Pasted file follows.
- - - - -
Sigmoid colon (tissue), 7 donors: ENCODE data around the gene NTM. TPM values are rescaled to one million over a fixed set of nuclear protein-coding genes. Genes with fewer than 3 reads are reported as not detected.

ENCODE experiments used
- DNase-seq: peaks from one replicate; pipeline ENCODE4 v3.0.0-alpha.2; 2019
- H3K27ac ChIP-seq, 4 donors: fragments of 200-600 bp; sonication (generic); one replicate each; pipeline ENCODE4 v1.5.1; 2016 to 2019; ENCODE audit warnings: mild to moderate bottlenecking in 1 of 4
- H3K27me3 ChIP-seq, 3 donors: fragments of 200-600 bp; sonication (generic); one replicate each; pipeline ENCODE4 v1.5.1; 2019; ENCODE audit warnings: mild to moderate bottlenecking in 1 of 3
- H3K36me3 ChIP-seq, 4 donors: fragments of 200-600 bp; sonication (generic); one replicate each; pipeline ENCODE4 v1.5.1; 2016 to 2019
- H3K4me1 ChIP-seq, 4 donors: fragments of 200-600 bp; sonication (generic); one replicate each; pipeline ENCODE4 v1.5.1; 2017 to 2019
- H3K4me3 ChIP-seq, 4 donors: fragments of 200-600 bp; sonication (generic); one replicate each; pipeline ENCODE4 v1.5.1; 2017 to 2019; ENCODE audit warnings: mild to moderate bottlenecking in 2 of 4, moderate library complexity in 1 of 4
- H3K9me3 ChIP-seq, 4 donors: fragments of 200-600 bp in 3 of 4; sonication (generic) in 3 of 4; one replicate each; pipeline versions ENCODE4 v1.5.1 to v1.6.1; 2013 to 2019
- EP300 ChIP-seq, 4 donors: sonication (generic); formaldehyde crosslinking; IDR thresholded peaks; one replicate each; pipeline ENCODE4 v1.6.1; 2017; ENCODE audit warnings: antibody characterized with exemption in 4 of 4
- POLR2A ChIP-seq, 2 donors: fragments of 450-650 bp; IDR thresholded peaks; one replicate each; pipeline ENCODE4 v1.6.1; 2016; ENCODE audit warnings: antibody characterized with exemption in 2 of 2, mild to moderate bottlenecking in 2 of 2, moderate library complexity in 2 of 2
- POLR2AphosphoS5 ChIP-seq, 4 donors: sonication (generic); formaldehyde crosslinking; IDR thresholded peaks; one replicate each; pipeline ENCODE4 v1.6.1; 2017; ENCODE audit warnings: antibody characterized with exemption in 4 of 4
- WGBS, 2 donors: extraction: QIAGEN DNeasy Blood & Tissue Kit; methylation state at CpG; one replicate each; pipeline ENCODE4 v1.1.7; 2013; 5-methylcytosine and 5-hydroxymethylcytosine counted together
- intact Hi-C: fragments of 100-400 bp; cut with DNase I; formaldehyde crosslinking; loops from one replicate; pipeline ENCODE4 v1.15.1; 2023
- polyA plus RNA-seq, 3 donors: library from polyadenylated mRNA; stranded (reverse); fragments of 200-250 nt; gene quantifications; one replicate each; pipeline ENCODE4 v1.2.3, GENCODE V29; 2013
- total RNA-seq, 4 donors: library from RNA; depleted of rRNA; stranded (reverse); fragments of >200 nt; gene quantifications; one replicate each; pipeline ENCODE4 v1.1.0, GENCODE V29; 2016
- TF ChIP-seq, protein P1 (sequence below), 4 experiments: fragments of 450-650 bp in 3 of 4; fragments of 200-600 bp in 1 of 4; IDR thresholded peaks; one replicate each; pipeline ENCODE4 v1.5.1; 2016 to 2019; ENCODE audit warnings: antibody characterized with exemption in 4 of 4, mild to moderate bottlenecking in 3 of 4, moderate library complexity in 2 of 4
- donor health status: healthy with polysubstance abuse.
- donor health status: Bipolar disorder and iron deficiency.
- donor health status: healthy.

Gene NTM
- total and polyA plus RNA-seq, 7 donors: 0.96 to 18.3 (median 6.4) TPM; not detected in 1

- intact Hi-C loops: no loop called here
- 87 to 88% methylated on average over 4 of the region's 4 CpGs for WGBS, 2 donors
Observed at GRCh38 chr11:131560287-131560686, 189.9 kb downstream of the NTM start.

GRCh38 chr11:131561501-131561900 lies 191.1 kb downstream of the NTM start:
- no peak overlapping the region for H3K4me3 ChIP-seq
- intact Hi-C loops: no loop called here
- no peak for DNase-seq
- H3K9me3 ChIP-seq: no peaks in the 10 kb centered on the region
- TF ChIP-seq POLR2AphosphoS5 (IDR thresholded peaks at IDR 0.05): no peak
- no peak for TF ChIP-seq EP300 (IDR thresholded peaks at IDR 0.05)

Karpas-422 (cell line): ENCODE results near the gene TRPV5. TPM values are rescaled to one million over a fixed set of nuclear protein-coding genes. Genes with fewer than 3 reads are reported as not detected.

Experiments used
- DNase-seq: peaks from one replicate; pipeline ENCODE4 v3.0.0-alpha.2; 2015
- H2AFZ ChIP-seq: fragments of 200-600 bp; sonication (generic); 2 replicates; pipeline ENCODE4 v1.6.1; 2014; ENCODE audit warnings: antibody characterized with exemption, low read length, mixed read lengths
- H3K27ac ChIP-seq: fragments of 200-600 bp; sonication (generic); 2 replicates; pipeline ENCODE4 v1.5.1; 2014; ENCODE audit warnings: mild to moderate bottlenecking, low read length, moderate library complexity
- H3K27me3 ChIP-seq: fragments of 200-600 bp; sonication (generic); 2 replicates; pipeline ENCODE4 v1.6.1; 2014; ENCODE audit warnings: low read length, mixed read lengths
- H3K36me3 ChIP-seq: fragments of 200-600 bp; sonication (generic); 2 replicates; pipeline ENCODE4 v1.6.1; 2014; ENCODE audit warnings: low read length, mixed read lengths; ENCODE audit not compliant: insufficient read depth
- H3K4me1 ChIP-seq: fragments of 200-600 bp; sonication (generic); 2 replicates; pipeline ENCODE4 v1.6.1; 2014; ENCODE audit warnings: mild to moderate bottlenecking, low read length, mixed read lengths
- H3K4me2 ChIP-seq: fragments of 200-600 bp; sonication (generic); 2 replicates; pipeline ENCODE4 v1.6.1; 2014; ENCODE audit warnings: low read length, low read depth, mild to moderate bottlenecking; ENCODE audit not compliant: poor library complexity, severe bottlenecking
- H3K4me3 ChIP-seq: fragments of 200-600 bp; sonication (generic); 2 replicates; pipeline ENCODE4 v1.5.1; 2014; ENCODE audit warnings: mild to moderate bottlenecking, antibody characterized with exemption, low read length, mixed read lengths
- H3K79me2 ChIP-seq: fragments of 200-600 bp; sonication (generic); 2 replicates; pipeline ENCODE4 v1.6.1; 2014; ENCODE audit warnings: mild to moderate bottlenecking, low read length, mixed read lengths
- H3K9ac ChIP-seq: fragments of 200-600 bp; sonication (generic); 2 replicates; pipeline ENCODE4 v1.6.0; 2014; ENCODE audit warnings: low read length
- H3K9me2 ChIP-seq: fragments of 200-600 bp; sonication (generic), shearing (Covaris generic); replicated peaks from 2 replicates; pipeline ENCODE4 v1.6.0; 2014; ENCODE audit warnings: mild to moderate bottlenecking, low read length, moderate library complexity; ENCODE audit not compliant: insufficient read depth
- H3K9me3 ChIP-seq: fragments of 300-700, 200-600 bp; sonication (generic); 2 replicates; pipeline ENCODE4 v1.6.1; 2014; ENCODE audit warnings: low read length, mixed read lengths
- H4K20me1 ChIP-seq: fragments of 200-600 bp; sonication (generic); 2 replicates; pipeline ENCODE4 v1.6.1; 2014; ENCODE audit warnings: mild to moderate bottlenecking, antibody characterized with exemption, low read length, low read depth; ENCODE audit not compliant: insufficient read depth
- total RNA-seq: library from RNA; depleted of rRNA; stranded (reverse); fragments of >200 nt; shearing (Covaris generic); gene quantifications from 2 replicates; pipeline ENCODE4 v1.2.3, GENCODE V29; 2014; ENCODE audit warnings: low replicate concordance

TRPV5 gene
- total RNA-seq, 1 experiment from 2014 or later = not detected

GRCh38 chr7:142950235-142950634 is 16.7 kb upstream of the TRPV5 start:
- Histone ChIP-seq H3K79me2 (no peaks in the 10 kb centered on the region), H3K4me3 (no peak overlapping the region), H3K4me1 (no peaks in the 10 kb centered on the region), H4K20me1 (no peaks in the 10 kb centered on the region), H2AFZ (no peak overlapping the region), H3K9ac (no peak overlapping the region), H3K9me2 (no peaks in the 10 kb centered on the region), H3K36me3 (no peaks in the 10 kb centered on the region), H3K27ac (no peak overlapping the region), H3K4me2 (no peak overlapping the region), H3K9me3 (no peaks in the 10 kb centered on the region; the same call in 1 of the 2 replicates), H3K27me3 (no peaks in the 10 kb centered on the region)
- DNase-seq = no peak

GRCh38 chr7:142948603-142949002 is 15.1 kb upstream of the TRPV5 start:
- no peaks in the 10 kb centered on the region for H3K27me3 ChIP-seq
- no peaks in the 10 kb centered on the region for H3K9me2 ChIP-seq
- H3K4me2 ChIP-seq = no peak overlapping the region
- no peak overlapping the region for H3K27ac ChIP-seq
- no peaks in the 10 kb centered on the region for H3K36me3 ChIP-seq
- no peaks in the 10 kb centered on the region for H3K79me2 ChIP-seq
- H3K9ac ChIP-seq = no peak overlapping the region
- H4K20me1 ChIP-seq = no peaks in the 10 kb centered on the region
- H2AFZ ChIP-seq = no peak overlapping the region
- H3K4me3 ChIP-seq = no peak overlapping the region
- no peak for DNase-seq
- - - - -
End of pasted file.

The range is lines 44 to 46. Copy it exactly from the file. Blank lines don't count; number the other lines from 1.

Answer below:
- H3K9ac ChIP-seq: fragments of 200-600 bp; sonication (generic); 2 replicates; pipeline ENCODE4 v1.6.0; 2014; ENCODE audit warnings: low read length
- H3K9me2 ChIP-seq: fragments of 200-600 bp; sonication (generic), shearing (Covaris generic); replicated peaks from 2 replicates; pipeline ENCODE4 v1.6.0; 2014; ENCODE audit warnings: mild to moderate bottlenecking, low read length, moderate library complexity; ENCODE audit not compliant: insufficient read depth
- H3K9me3 ChIP-seq: fragments of 300-700, 200-600 bp; sonication (generic); 2 replicates; pipeline ENCODE4 v1.6.1; 2014; ENCODE audit warnings: low read length, mixed read lengths